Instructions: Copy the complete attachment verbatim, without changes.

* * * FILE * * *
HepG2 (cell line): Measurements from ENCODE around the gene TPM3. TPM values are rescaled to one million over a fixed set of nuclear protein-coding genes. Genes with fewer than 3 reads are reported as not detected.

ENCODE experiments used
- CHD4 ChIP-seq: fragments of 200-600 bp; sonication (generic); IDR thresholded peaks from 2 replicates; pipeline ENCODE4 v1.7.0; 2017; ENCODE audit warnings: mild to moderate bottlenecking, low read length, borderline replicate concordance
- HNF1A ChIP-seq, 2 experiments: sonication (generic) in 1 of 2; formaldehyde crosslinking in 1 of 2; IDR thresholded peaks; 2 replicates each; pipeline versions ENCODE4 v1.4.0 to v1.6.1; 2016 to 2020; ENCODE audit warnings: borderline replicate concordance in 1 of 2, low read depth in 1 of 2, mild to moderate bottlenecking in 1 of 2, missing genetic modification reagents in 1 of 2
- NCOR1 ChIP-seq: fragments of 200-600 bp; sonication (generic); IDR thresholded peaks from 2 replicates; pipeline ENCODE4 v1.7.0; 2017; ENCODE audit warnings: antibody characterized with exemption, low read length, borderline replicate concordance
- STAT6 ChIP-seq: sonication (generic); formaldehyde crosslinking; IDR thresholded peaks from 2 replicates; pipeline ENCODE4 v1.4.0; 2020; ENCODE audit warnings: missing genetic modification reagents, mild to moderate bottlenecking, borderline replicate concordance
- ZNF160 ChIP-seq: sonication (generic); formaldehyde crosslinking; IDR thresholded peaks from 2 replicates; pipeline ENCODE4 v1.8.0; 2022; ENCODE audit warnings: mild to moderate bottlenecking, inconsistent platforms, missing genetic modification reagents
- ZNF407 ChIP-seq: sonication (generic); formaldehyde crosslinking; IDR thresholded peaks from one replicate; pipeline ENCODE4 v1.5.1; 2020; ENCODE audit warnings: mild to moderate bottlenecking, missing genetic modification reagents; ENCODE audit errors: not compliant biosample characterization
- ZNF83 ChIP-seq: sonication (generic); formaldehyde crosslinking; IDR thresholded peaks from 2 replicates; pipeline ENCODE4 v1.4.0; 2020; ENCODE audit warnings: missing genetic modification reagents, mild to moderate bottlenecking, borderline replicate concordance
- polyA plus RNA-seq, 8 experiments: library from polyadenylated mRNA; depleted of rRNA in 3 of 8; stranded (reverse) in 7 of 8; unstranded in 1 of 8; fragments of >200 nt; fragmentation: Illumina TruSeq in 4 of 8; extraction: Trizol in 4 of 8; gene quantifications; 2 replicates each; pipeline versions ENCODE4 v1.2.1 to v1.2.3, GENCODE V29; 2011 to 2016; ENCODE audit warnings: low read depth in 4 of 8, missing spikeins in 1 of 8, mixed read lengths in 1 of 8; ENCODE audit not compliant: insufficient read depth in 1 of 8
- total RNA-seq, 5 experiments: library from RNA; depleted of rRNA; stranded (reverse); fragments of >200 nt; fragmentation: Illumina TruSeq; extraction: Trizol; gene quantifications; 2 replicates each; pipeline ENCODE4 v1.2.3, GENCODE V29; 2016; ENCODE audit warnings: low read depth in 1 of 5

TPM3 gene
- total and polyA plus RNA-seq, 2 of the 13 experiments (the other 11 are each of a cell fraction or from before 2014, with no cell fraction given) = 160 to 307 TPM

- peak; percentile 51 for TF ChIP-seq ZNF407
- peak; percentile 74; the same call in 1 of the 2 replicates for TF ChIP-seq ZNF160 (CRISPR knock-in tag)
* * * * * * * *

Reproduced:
HepG2 (cell line): Measurements from ENCODE around the gene TPM3. TPM values are rescaled to one million over a fixed set of nuclear protein-coding genes. Genes with fewer than 3 reads are reported as not detected.

ENCODE experiments used
- CHD4 ChIP-seq: fragments of 200-600 bp; sonication (generic); IDR thresholded peaks from 2 replicates; pipeline ENCODE4 v1.7.0; 2017; ENCODE audit warnings: mild to moderate bottlenecking, low read length, borderline replicate concordance
- HNF1A ChIP-seq, 2 experiments: sonication (generic) in 1 of 2; formaldehyde crosslinking in 1 of 2; IDR thresholded peaks; 2 replicates each; pipeline versions ENCODE4 v1.4.0 to v1.6.1; 2016 to 2020; ENCODE audit warnings: borderline replicate concordance in 1 of 2, low read depth in 1 of 2, mild to moderate bottlenecking in 1 of 2, missing genetic modification reagents in 1 of 2
- NCOR1 ChIP-seq: fragments of 200-600 bp; sonication (generic); IDR thresholded peaks from 2 replicates; pipeline ENCODE4 v1.7.0; 2017; ENCODE audit warnings: antibody characterized with exemption, low read length, borderline replicate concordance
- STAT6 ChIP-seq: sonication (generic); formaldehyde crosslinking; IDR thresholded peaks from 2 replicates; pipeline ENCODE4 v1.4.0; 2020; ENCODE audit warnings: missing genetic modification reagents, mild to moderate bottlenecking, borderline replicate concordance
- ZNF160 ChIP-seq: sonication (generic); formaldehyde crosslinking; IDR thresholded peaks from 2 replicates; pipeline ENCODE4 v1.8.0; 2022; ENCODE audit warnings: mild to moderate bottlenecking, inconsistent platforms, missing genetic modification reagents
- ZNF407 ChIP-seq: sonication (generic); formaldehyde crosslinking; IDR thresholded peaks from one replicate; pipeline ENCODE4 v1.5.1; 2020; ENCODE audit warnings: mild to moderate bottlenecking, missing genetic modification reagents; ENCODE audit errors: not compliant biosample characterization
- ZNF83 ChIP-seq: sonication (generic); formaldehyde crosslinking; IDR thresholded peaks from 2 replicates; pipeline ENCODE4 v1.4.0; 2020; ENCODE audit warnings: missing genetic modification reagents, mild to moderate bottlenecking, borderline replicate concordance
- polyA plus RNA-seq, 8 experiments: library from polyadenylated mRNA; depleted of rRNA in 3 of 8; stranded (reverse) in 7 of 8; unstranded in 1 of 8; fragments of >200 nt; fragmentation: Illumina TruSeq in 4 of 8; extraction: Trizol in 4 of 8; gene quantifications; 2 replicates each; pipeline versions ENCODE4 v1.2.1 to v1.2.3, GENCODE V29; 2011 to 2016; ENCODE audit warnings: low read depth in 4 of 8, missing spikeins in 1 of 8, mixed read lengths in 1 of 8; ENCODE audit not compliant: insufficient read depth in 1 of 8
- total RNA-seq, 5 experiments: library from RNA; depleted of rRNA; stranded (reverse); fragments of >200 nt; fragmentation: Illumina TruSeq; extraction: Trizol; gene quantifications; 2 replicates each; pipeline ENCODE4 v1.2.3, GENCODE V29; 2016; ENCODE audit warnings: low read depth in 1 of 5

TPM3 gene
- total and polyA plus RNA-seq, 2 of the 13 experiments (the other 11 are each of a cell fraction or from before 2014, with no cell fraction given) = 160 to 307 TPM

- peak; percentile 51 for TF ChIP-seq ZNF407
- peak; percentile 74; the same call in 1 of the 2 replicates for TF ChIP-seq ZNF160 (CRISPR knock-in tag)